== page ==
[Admiral Sir Richard King, Bart.]
[London: Francis Graham Moon, 1835.]
Mezzotint, proof before title, image 350 x 275mm. 13¾ x 10¾". Trimmed to plate.
Sir Richard King, the younger (1774 - 1834), vice-admiral, born in 1774, was only son of Admiral Sir Richard King. He entered the navy in 1788 on board the Crown in the East Indies with Commodore Cornwallis, by whom he was made lieutenant in 1791, commander in 1793, and captain in 1794. In April 1804 he was appointed to the Achille of 74 guns, in which, on 21 Oct. 1805, he took part in the battle of Trafalgar. On the death of his father in November 1806, King succeeded to the baronetcy, but continued in the Achille, employed on the west coast of France or Spain till 1811, when he was appointed captain of the fleet to Sir Charles Cotton in the Mediterranean and afterwards in the Channel. He was promoted to be rear-admiral on 12 Aug. 1812, and for the rest of the war had his flag in the San Josef, in the Mediterranean, as second in command to Sir Edward Pellew. He was nominated a K.C.B. 2 Jan. 1815, was commander-in-chief in the East Indies from 1816 to 1820, and became a vice-admiral on 19 July 1821. In July 1833 he was appointed commander-in-chief at the Nore. After John Sanders (1750 - 1825).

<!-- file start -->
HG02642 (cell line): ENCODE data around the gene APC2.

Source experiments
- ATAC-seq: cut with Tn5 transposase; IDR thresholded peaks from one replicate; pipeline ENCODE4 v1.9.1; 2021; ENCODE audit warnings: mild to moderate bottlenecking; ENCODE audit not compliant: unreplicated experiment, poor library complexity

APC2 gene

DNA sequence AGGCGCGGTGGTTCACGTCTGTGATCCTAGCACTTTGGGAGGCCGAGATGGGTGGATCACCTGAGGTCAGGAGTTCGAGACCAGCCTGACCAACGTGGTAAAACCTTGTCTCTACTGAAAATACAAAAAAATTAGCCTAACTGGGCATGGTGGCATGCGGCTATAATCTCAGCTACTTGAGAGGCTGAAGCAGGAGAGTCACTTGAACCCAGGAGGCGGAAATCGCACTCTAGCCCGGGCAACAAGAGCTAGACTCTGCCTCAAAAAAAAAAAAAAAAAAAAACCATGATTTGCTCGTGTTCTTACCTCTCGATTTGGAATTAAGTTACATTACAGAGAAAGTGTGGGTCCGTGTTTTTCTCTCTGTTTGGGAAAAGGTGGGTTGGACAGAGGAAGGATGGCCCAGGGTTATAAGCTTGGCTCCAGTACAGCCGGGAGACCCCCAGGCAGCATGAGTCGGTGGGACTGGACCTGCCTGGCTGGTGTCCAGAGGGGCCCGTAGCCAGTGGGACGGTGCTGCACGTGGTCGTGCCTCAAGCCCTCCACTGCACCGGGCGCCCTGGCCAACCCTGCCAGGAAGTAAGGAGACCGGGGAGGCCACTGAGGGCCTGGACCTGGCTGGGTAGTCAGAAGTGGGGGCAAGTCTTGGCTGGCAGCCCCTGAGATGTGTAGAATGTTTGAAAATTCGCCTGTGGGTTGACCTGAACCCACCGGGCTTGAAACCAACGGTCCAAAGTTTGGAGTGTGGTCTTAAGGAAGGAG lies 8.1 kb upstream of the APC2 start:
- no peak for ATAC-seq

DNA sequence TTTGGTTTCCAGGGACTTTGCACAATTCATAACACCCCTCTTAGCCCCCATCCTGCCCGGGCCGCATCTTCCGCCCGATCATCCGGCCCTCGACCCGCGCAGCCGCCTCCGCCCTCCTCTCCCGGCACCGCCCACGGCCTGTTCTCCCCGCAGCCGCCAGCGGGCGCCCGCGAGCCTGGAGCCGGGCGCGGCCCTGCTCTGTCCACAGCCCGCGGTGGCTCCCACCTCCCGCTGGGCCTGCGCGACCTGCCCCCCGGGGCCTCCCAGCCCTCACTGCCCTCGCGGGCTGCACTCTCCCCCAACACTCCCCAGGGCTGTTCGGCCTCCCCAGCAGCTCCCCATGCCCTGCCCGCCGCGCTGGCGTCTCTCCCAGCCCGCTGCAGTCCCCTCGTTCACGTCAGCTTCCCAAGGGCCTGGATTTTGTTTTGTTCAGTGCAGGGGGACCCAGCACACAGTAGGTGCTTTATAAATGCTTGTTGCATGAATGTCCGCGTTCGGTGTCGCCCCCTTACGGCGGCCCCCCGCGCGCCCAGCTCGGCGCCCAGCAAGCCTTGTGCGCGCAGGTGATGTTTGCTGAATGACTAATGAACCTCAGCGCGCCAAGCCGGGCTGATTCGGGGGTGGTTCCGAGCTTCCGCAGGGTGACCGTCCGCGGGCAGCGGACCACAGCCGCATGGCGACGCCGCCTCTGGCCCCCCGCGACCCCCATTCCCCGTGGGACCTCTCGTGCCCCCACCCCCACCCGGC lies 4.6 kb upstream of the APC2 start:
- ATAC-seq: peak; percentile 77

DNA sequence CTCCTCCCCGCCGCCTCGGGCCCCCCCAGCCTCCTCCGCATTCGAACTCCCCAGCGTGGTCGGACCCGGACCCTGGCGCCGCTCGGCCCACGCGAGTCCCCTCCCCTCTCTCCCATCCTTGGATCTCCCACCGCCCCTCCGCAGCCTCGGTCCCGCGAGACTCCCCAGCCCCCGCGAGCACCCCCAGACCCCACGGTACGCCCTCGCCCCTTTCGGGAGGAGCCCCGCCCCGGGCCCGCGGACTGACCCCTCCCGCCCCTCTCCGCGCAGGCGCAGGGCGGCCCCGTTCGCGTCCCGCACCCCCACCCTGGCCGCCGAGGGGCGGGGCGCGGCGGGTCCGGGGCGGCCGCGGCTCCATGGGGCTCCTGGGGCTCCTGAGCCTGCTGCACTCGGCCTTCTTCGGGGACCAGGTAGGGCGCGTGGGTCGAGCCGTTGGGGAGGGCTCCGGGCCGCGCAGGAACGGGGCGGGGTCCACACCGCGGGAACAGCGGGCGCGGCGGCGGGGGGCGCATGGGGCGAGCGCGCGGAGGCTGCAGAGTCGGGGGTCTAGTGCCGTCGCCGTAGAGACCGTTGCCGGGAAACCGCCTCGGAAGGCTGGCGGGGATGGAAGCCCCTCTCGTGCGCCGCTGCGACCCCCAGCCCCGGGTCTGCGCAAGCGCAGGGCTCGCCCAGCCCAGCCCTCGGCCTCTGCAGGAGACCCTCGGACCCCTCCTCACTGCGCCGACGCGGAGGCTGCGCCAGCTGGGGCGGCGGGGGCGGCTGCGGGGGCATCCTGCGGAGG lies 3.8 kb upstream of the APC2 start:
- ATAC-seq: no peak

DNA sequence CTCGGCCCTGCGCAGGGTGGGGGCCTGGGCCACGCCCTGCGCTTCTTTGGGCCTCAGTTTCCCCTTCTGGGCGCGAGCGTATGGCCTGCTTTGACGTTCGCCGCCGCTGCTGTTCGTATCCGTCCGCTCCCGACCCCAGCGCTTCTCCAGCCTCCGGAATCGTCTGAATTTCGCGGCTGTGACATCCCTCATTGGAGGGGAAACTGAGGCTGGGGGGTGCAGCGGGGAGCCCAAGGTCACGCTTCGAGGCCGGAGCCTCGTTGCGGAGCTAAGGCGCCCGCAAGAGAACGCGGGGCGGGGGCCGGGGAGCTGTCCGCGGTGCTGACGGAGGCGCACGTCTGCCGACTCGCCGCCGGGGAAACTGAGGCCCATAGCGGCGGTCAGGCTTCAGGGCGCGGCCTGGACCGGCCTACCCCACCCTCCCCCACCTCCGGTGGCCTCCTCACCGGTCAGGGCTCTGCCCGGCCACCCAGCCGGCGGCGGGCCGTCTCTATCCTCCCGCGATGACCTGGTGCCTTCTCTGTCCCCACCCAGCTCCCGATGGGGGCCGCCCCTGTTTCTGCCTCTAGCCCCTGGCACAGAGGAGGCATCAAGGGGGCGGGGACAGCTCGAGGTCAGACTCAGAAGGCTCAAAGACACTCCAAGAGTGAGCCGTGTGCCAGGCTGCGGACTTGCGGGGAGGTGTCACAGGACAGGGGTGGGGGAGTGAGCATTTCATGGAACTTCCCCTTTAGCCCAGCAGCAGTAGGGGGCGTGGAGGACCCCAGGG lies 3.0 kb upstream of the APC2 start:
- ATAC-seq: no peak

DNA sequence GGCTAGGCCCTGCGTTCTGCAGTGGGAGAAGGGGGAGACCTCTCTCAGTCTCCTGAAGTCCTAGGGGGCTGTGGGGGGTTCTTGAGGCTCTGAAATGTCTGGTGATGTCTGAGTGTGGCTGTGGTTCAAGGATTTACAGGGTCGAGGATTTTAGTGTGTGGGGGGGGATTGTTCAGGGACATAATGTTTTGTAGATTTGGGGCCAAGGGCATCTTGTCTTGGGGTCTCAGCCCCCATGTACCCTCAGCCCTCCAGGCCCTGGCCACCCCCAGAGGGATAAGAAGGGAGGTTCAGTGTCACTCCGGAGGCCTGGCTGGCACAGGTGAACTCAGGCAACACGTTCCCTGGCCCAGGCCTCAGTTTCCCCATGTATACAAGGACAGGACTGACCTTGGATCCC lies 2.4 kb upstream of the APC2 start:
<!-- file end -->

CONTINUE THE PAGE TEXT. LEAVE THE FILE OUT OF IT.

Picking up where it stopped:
Whitman: 291, I of II.
[Ref: 14080] £230.00